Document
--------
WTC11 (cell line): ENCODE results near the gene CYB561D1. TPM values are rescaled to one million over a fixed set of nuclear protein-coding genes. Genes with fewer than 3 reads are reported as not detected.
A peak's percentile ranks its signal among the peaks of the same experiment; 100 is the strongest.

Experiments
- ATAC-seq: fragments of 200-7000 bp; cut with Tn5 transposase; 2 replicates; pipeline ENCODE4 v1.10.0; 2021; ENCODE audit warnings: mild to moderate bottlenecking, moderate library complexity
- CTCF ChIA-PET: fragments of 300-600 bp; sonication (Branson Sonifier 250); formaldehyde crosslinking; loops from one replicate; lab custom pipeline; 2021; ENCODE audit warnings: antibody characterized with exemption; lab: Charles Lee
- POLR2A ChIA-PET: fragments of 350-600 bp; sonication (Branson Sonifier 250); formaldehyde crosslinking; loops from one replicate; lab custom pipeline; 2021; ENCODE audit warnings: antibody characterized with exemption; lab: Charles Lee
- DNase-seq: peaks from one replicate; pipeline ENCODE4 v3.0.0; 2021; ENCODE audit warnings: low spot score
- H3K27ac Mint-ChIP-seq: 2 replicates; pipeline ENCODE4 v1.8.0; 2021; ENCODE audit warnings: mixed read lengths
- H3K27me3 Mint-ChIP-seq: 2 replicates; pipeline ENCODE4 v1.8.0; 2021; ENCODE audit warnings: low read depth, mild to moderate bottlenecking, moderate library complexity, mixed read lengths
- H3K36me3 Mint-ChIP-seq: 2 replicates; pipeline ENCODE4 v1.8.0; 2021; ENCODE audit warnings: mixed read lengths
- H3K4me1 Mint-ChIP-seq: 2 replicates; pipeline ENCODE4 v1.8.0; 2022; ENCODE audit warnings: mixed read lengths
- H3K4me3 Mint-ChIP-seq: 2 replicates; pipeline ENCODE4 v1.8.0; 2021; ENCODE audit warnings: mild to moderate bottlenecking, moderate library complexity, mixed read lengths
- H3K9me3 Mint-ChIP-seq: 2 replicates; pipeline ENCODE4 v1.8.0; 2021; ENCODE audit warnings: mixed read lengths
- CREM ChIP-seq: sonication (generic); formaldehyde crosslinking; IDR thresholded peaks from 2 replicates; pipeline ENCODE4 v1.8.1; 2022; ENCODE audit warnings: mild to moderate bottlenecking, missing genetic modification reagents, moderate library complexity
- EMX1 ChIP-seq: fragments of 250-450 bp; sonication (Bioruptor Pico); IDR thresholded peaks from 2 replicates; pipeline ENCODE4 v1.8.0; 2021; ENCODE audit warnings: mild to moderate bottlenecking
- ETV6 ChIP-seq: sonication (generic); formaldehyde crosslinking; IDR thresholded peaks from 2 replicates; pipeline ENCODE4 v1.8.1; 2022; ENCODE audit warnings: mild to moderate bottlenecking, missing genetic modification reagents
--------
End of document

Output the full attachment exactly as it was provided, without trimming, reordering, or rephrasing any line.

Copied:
WTC11 (cell line): ENCODE results near the gene CYB561D1. TPM values are rescaled to one million over a fixed set of nuclear protein-coding genes. Genes with fewer than 3 reads are reported as not detected.
A peak's percentile ranks its signal among the peaks of the same experiment; 100 is the strongest.

Experiments
- ATAC-seq: fragments of 200-7000 bp; cut with Tn5 transposase; 2 replicates; pipeline ENCODE4 v1.10.0; 2021; ENCODE audit warnings: mild to moderate bottlenecking, moderate library complexity
- CTCF ChIA-PET: fragments of 300-600 bp; sonication (Branson Sonifier 250); formaldehyde crosslinking; loops from one replicate; lab custom pipeline; 2021; ENCODE audit warnings: antibody characterized with exemption; lab: Charles Lee
- POLR2A ChIA-PET: fragments of 350-600 bp; sonication (Branson Sonifier 250); formaldehyde crosslinking; loops from one replicate; lab custom pipeline; 2021; ENCODE audit warnings: antibody characterized with exemption; lab: Charles Lee
- DNase-seq: peaks from one replicate; pipeline ENCODE4 v3.0.0; 2021; ENCODE audit warnings: low spot score
- H3K27ac Mint-ChIP-seq: 2 replicates; pipeline ENCODE4 v1.8.0; 2021; ENCODE audit warnings: mixed read lengths
- H3K27me3 Mint-ChIP-seq: 2 replicates; pipeline ENCODE4 v1.8.0; 2021; ENCODE audit warnings: low read depth, mild to moderate bottlenecking, moderate library complexity, mixed read lengths
- H3K36me3 Mint-ChIP-seq: 2 replicates; pipeline ENCODE4 v1.8.0; 2021; ENCODE audit warnings: mixed read lengths
- H3K4me1 Mint-ChIP-seq: 2 replicates; pipeline ENCODE4 v1.8.0; 2022; ENCODE audit warnings: mixed read lengths
- H3K4me3 Mint-ChIP-seq: 2 replicates; pipeline ENCODE4 v1.8.0; 2021; ENCODE audit warnings: mild to moderate bottlenecking, moderate library complexity, mixed read lengths
- H3K9me3 Mint-ChIP-seq: 2 replicates; pipeline ENCODE4 v1.8.0; 2021; ENCODE audit warnings: mixed read lengths
- CREM ChIP-seq: sonication (generic); formaldehyde crosslinking; IDR thresholded peaks from 2 replicates; pipeline ENCODE4 v1.8.1; 2022; ENCODE audit warnings: mild to moderate bottlenecking, missing genetic modification reagents, moderate library complexity
- EMX1 ChIP-seq: fragments of 250-450 bp; sonication (Bioruptor Pico); IDR thresholded peaks from 2 replicates; pipeline ENCODE4 v1.8.0; 2021; ENCODE audit warnings: mild to moderate bottlenecking
- ETV6 ChIP-seq: sonication (generic); formaldehyde crosslinking; IDR thresholded peaks from 2 replicates; pipeline ENCODE4 v1.8.1; 2022; ENCODE audit warnings: mild to moderate bottlenecking, missing genetic modification reagents